SPOT legend Edith Aston-McCrimmon remembered with new bursary

Current
Aston-McCrimmon’s name also lives on at SPOT through an annual lecture series. Pictured: this year’s invited guest, Patrice (Tamar) Weiss, PhD’85, (centre) former Associate Professor at SPOT, who gave an entertaining and thought-provoking talk on rehabilitation technologies, with, clockwise from left, Patricia and Andrew Harper, Sarah Marshall, BSc(PT)’84, MSc’06, Director’s Academic Associate, and Annette Majnemer.

Aston-McCrimmon’s name also lives on at SPOT through an annual lecture series. Pictured: this year’s invited guest, Patrice (Tamar) Weiss, PhD’85, (centre) former Associate Professor at SPOT, who gave an entertaining and thought-provoking talk on rehabilitation technologies, with, clockwise from left, Patricia and Andrew Harper, Sarah Marshall, BSc(PT)’84, MSc’06, Director’s Academic Associate, and Annette Majnemer.

“She was an inspiration to our entire extended family, certainly to her nieces and nephews, especially to our generation,” says Patricia Harper, who, with brother, Andrew Harper, recently created the Edith Aston-McCrimmon Bursary in Physical and Occupational Therapy at the School of Physical & Occupational Therapy (SPOT), in memory of their great-aunt, Edith Aston-McCrimmon, DIP (P Th)’50, BSc(P&OT)’60, MSc(A)’80, and great-uncle, Donald McCrimmon.

“She and Donald were very good at helping you to expand your mind,” says Andrew.

He and Patricia credit Aston-McCrimmon, who was Director of Physical Therapy at the School from 1988 to 2001, with having taught them the importance of hard work, dedication, and service to others.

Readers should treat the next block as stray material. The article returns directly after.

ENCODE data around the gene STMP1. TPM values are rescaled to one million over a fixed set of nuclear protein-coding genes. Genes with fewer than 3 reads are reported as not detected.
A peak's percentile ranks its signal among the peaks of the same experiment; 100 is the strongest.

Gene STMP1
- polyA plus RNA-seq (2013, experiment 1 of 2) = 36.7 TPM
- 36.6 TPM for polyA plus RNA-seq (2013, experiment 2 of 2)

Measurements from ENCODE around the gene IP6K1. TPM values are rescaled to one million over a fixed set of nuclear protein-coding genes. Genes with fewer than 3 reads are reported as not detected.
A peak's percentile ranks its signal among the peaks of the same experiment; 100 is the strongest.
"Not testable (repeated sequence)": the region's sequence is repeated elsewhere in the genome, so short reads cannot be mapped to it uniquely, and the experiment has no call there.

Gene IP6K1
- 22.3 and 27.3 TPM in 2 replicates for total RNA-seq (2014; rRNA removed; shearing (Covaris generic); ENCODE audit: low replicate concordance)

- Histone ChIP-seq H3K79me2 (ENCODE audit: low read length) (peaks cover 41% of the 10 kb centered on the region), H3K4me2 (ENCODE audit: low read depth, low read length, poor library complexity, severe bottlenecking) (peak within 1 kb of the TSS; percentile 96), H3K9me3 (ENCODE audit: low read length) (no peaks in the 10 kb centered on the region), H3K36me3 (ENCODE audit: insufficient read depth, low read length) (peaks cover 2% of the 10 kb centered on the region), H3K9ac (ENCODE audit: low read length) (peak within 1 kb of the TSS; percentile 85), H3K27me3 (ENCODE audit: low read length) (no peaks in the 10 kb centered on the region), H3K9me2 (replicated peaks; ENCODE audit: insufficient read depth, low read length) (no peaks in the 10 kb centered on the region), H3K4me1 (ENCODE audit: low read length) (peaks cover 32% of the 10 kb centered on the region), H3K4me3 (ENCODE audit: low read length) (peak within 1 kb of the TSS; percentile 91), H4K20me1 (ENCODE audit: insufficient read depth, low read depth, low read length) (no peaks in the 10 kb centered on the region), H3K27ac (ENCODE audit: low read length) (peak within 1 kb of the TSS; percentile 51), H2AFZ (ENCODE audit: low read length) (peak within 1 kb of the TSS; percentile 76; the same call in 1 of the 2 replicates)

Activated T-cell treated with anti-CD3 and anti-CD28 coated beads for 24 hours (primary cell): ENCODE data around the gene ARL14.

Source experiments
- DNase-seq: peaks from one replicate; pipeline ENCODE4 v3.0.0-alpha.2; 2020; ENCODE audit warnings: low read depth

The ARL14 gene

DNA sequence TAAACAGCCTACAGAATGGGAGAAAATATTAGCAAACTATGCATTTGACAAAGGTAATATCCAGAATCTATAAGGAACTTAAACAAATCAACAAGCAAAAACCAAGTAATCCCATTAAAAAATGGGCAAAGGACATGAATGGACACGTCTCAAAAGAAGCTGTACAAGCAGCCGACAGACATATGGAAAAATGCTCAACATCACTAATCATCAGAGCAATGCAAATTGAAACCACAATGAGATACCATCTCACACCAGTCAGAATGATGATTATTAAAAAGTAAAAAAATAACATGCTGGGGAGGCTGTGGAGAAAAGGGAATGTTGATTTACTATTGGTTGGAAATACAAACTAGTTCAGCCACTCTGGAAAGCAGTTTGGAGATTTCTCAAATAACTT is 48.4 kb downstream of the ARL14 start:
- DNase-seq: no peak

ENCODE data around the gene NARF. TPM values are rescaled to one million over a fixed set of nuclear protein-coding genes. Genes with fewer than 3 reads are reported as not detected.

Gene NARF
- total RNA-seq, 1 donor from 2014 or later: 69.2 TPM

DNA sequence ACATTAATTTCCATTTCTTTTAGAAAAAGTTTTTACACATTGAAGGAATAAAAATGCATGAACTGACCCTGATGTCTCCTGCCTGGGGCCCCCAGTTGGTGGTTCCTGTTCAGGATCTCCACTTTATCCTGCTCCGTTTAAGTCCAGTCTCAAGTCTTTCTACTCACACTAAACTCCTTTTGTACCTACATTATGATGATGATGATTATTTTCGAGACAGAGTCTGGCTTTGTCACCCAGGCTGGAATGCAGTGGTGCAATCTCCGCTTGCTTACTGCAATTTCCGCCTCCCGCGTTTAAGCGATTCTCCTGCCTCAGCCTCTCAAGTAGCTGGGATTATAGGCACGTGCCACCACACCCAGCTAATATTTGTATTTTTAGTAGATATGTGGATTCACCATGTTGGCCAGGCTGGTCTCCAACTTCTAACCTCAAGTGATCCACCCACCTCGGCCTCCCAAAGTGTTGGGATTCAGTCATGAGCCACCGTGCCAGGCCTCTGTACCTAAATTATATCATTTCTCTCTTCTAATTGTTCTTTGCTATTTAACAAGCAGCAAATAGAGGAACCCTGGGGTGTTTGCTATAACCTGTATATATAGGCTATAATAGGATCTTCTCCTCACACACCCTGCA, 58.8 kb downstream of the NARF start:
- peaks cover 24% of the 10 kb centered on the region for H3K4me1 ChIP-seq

“She was an academic in an age when there weren’t a lot of women in academics and she did it with class and grace,” says Patricia.

A pioneer in the development of the physical therapy profession in Canada, Aston-McCrimmon taught thousands of students in her over 50-year career.

“She always had this natural empathy for students who weren’t as well off, who needed to get a leg up. Bursaries and access to education were very important to her,” says Andrew. Fittingly, the bursary is to be awarded on the basis of demonstrated financial need, as well as good academic standing.

Aston-McCrimmon’s name also lives on at SPOT through a lecture series. Every year since its founding in 2009, the Edith Aston-McCrimmon Lectureship has been attended by members of Aston-McCrimmon’s family. In 2014, Patricia and Andrew made the trip from Toronto to hear Dr. Gaétan Tardif speak on rehabilitation and Paralympians. It was, in part, this experience that inspired the siblings to create the bursary.

Edith Aston-McCrimmon (1929-2005) shared her love of education with the children in her extended family. / Photo courtesy of SPOT

Edith Aston-McCrimmon (1929-2005) shared her love of education with the children in her extended family. / Photo courtesy of SPOT

“Edith was a tenacious and forward-thinking leader but also a very generous person. It is very meaningful to us that her grandniece and grandnephew have chosen to support our students in need,” says Annette Majnemer, BSc(OT)’80, MSc’85, PhD’90, Director and Associate Dean.

The bursary will be awarded to its first recipient in 2016.

Be Sociable, Share!

Comments

2 Responses to “SPOT legend Edith Aston-McCrimmon remembered with new bursary
  1. Lynn Berrill Miller says:

    Miss Aston, as she was called in the early sixties when I took PNF and other PT courses from her , was so warm , funny and knowledgable in her teaching. She modeled professional attitudes and behavior that I used all my working career. I have been eternally grateful to her, and thought about her often while I was still practicing PT.

  2. Yen-Nhi Lam says:

    Indeed, she was a kind person who has made a difference in the lives of her students. I will never forget this exceptional educator.